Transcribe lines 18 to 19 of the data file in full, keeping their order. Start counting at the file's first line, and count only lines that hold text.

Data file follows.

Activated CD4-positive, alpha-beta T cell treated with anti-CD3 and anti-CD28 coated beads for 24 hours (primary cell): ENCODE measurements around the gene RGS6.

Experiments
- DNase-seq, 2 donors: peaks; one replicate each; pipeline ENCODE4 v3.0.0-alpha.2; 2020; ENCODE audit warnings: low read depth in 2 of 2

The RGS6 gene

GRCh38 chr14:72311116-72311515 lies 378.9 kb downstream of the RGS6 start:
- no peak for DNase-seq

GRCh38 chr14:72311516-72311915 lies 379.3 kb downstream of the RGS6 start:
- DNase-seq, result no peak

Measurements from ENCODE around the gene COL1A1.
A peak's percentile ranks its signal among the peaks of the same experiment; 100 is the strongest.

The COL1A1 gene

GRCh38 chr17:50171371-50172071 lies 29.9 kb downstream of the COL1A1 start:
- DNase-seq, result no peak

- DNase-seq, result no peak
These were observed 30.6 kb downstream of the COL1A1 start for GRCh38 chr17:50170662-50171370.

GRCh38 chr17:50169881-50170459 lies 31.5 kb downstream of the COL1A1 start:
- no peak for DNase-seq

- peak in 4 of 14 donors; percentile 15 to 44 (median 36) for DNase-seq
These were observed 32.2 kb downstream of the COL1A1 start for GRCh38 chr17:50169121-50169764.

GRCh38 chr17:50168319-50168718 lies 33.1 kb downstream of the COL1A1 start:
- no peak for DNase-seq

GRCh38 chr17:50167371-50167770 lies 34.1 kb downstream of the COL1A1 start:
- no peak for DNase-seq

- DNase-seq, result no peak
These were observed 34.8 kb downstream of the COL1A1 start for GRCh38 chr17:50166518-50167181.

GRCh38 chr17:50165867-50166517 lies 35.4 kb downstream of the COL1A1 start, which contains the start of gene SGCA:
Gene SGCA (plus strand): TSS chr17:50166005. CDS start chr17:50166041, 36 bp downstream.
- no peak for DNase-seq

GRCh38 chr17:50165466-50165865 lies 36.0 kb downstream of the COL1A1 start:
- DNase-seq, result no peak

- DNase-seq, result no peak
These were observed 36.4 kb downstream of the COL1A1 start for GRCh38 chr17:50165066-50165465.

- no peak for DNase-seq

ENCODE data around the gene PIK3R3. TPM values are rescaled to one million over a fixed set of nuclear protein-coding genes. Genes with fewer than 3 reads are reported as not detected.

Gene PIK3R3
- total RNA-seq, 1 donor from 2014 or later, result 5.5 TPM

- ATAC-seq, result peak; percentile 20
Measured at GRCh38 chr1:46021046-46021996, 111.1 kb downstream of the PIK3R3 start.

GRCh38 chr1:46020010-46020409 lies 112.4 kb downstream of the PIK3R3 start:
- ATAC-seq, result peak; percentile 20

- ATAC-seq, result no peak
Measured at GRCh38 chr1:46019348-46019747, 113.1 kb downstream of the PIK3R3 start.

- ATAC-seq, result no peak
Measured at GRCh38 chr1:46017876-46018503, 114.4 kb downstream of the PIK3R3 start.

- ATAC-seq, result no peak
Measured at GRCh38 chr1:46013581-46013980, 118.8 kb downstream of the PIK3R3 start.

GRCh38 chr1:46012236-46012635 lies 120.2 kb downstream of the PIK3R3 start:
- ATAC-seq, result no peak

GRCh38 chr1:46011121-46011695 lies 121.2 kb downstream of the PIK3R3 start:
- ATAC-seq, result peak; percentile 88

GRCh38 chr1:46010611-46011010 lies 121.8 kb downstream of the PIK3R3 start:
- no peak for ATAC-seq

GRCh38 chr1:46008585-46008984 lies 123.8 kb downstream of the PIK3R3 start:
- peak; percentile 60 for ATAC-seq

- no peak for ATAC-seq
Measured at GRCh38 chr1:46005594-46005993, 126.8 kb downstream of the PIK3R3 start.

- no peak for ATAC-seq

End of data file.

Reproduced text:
- peak in 4 of 14 donors; percentile 15 to 44 (median 36) for DNase-seq
These were observed 32.2 kb downstream of the COL1A1 start for GRCh38 chr17:50169121-50169764.